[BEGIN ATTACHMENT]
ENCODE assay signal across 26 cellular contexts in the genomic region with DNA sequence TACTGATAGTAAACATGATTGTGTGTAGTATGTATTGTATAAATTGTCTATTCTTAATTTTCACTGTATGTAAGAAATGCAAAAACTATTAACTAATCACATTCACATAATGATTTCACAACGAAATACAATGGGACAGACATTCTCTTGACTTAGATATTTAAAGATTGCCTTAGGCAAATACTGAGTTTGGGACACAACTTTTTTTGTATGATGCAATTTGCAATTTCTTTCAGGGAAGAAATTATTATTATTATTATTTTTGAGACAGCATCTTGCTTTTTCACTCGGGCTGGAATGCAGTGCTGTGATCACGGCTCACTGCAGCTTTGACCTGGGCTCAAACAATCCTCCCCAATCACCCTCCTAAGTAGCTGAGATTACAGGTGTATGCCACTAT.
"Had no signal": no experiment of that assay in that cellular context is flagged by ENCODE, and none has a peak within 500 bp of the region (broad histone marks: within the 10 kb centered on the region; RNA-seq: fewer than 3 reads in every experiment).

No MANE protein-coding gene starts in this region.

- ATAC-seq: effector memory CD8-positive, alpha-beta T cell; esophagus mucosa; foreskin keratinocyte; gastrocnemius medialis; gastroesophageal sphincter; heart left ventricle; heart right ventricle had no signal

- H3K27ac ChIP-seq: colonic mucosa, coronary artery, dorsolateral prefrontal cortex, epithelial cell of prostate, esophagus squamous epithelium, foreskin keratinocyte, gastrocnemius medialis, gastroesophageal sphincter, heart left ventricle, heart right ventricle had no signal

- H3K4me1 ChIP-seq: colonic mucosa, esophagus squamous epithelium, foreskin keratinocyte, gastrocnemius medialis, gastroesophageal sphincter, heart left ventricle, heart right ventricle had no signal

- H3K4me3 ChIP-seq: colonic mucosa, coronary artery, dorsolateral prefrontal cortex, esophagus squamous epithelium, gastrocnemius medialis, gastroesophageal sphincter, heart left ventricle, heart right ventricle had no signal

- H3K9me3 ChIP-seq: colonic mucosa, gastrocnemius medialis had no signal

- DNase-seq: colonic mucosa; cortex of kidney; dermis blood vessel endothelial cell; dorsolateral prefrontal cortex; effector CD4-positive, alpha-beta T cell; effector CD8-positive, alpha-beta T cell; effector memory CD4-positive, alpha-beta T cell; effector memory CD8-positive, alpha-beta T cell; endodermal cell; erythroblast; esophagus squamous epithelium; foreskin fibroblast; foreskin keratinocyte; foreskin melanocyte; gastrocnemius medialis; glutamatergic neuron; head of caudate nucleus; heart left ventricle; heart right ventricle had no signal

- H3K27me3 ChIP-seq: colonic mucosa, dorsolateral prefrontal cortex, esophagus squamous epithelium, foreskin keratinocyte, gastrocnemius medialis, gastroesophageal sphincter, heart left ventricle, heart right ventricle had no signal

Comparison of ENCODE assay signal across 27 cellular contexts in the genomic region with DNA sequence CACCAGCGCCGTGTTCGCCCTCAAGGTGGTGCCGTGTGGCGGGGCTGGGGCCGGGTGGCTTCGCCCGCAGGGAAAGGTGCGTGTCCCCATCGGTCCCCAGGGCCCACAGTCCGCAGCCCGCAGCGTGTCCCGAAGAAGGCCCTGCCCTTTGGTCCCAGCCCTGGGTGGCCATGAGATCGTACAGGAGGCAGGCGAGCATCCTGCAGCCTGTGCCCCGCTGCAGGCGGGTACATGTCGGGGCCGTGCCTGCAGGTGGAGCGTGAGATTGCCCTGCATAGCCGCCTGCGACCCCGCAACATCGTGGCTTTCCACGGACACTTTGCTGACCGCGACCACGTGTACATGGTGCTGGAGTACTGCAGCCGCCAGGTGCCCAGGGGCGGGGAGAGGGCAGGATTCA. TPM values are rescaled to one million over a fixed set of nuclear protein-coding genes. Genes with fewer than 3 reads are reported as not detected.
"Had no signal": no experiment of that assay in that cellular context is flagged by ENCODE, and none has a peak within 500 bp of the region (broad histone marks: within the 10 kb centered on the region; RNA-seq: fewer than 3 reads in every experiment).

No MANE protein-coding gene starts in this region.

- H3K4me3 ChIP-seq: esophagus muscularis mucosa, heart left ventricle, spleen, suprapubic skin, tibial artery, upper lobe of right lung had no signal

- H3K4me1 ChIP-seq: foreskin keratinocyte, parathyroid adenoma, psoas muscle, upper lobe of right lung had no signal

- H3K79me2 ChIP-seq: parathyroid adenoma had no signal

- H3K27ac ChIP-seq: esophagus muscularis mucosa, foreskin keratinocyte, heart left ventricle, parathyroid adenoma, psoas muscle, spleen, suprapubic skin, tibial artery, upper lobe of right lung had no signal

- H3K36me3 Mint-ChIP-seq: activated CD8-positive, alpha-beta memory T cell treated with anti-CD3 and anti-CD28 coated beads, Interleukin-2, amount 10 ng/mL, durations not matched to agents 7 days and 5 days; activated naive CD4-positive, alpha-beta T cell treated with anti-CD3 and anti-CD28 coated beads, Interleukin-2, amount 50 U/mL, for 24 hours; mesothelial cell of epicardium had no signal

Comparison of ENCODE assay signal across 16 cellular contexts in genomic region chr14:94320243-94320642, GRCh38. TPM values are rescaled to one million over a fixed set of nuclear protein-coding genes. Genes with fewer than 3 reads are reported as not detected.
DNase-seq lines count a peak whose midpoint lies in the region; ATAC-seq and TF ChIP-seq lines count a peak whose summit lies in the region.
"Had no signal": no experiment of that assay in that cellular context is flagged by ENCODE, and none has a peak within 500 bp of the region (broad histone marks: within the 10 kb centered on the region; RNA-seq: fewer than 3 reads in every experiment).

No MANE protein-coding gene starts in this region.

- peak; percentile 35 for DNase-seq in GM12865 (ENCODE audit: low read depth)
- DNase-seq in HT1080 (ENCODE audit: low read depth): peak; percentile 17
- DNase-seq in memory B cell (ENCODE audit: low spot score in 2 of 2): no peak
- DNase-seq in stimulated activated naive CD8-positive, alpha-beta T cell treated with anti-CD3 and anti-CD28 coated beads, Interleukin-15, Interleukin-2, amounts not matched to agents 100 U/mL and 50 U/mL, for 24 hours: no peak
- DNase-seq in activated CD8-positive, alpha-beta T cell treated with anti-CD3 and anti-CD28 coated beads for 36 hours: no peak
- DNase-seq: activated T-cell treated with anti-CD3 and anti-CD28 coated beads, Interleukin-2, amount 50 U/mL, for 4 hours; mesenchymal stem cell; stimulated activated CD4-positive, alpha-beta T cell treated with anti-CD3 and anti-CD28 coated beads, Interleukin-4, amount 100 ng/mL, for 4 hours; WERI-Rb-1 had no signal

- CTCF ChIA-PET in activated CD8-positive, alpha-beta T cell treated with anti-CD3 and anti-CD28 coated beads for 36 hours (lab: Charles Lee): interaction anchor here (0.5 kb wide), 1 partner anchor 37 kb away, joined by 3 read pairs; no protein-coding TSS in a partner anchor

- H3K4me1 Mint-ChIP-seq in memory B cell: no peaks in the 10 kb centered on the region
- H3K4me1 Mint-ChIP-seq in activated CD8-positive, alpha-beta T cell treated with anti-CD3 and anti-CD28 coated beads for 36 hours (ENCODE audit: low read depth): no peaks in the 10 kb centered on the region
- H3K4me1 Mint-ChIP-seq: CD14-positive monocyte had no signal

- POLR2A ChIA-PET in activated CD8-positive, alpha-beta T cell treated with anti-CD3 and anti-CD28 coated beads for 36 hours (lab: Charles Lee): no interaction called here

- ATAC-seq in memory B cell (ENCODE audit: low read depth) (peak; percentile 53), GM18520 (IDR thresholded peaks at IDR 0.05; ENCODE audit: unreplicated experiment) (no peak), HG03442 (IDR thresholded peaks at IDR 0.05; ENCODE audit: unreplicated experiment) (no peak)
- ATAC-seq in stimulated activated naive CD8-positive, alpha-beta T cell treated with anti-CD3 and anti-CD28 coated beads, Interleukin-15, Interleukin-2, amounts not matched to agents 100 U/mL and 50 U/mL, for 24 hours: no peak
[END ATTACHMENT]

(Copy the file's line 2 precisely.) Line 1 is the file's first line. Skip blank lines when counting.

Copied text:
"Had no signal": no experiment of that assay in that cellular context is flagged by ENCODE, and none has a peak within 500 bp of the region (broad histone marks: within the 10 kb centered on the region; RNA-seq: fewer than 3 reads in every experiment).